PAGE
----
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Greg Wittstock set a new world record last year for the highest number of bench press reps performed underwater, cranking out 43 on a 110-pound barbell. In his latest video, YouTuber Tyler Oliveira and his friends perform sets of 5 bench press reps in a pool, starting out with a humble 45-pound bar and working their way up through the weights, 5 reps at a time, to see what their lifting limit is when completely submerged.

“The first rep was surprisingly easy, this thing is extremely light underwater,” Oliveira says, marveling at his own “Hulk-like strength.” He moves up to 95 pounds, recruiting his bodybuilder pal Nick to demonstrate proper technique.

“I felt really comfortable, maybe it’s all about form and position,” says Nick. “It’s not that it’s heavy, it’s just that I can’t breathe.”

They raise the weight to 115 pounds, and then 135 pounds, where Nick tries to max out, but drifts further and further down the bench until he’s unable to rack the bar, very closely avoiding a nasty accident.

“In reality, it’s quite difficult to breathe underwater, stay balanced, and crank out those reps without drowning,” says Oliveira. But they forge on, raising the weight to 155 pounds, which is actually more than some of them weigh. It is here that they start to feel the physical toll.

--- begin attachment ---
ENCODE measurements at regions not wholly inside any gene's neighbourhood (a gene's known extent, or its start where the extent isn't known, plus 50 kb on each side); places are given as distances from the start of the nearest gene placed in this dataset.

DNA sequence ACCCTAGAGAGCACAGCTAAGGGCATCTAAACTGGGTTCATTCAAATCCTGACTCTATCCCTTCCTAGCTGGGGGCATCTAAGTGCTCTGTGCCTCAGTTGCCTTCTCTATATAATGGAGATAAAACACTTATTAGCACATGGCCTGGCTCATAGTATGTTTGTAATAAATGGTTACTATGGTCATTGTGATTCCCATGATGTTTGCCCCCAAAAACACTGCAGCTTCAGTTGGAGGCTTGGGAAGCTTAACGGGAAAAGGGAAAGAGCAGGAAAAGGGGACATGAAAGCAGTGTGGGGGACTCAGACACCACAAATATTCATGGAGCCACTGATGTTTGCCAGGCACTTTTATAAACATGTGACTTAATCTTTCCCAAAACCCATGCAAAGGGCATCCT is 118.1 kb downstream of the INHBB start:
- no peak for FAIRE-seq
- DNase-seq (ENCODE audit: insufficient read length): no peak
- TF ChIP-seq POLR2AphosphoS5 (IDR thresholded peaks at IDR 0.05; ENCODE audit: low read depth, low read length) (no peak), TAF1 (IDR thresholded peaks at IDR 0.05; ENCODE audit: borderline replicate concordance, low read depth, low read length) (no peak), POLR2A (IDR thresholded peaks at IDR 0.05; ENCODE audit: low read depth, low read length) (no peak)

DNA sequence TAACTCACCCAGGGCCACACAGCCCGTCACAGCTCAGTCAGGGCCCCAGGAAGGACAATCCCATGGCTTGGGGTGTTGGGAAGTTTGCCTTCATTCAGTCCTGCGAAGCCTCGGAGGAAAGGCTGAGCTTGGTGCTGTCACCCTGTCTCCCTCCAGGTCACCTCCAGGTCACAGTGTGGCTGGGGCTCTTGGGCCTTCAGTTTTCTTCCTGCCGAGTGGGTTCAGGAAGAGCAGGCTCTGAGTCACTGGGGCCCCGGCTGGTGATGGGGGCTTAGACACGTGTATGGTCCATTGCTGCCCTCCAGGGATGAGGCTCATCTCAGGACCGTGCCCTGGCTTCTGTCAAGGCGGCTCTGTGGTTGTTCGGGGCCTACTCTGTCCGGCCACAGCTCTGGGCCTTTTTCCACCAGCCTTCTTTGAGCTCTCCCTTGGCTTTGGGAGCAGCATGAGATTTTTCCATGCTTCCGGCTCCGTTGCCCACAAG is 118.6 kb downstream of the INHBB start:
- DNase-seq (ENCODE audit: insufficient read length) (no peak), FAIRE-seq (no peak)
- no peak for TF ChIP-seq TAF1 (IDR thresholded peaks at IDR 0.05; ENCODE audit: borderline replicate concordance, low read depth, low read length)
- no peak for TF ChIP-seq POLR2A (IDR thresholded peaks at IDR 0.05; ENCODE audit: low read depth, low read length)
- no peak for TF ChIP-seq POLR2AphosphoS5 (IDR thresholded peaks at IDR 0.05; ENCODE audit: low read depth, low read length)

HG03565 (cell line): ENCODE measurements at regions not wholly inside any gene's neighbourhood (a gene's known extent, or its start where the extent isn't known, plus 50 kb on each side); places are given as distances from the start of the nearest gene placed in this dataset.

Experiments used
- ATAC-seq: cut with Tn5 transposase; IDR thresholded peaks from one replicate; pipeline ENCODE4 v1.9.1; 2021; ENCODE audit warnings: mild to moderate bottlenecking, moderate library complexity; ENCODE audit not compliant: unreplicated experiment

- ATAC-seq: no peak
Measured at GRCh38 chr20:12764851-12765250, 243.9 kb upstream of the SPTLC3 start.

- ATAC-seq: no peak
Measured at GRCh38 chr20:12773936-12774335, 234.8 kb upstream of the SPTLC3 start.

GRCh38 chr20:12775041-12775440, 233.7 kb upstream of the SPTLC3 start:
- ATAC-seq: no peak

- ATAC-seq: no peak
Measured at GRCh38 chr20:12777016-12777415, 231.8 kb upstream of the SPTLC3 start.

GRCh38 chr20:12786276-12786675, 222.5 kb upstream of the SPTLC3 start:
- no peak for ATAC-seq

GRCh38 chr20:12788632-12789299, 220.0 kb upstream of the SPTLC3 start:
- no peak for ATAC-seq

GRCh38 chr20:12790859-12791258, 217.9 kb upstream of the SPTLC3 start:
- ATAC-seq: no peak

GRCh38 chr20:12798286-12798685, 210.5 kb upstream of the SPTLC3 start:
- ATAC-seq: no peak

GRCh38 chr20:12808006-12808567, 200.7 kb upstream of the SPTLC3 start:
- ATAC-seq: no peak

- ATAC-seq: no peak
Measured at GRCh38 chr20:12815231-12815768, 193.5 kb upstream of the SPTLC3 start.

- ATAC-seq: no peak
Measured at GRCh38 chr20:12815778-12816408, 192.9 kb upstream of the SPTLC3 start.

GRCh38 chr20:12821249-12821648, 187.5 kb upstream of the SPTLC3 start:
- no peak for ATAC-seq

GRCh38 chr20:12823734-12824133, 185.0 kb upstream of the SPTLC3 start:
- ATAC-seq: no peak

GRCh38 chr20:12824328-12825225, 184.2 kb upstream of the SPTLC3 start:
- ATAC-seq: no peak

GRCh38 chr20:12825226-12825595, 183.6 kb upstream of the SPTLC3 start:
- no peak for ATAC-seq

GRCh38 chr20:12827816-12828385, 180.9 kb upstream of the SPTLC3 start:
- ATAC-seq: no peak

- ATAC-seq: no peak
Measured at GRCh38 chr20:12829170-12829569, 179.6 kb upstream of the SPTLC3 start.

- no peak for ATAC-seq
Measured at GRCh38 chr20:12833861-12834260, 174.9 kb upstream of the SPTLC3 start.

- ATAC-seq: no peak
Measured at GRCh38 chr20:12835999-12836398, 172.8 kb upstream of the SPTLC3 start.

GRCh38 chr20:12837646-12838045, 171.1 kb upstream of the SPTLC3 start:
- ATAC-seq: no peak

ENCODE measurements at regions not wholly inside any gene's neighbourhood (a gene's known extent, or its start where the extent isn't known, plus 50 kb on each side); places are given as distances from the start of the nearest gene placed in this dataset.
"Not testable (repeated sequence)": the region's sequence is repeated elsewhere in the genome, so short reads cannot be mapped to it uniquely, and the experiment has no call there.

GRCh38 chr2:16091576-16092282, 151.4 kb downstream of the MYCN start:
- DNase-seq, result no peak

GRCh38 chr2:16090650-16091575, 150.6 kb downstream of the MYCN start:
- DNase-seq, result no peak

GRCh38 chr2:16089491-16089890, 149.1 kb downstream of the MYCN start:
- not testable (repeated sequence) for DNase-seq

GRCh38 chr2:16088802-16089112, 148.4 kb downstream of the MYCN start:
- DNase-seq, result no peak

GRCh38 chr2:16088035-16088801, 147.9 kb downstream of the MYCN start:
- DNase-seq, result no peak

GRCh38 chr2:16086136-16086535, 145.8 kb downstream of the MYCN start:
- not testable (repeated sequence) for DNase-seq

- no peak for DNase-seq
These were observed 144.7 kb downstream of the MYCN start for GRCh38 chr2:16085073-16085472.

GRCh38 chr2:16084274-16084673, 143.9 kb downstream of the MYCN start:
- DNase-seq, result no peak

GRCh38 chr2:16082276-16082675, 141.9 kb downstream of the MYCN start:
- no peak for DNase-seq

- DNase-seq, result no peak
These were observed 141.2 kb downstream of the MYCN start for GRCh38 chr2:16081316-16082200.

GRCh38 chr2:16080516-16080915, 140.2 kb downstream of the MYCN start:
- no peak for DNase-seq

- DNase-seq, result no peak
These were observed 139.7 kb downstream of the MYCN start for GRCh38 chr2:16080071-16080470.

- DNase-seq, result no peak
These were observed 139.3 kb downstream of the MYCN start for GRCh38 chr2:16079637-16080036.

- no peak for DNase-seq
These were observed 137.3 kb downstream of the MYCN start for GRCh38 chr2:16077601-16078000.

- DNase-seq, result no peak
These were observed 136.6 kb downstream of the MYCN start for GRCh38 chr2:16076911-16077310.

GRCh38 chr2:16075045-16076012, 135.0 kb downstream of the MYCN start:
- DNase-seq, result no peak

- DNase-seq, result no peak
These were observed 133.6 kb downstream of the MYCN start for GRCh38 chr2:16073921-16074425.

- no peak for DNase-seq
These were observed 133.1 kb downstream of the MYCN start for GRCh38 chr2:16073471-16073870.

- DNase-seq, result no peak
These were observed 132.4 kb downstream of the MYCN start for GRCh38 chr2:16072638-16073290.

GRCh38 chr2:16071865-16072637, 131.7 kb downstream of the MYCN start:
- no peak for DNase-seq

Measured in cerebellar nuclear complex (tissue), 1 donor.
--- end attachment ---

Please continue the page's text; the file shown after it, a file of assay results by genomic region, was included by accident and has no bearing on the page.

“My ability to balance on the bench underwater progressively deteriorated,” says Oliveira. “That’s true exhaustion.”

Oliveira actually reaches a PR during the underwater challenge, with 5 reps of 185 pounds. “Never in my life have I lifted that much,” he says. He tries to go even further and bench 205 pounds underwater, but “literally crumbles” under the additional weight. “I continued to fail again and again,” he says. “My limit had apparently been reached.” His pals carry on without him, benching 225 pounds, then 250 pounds, before reaching their own limits.

Lifting weights while underwater can have a number of benefits: for instance, it places less strain on the joints, as the body is more buoyant than it would be under ordinary circumstances. Additionally, the effort involved in retaining a fixed position means that any underwater workout doubles as a core workout. But as Oliveira and co. discovered, knowing when to come up for air is the most important thing.

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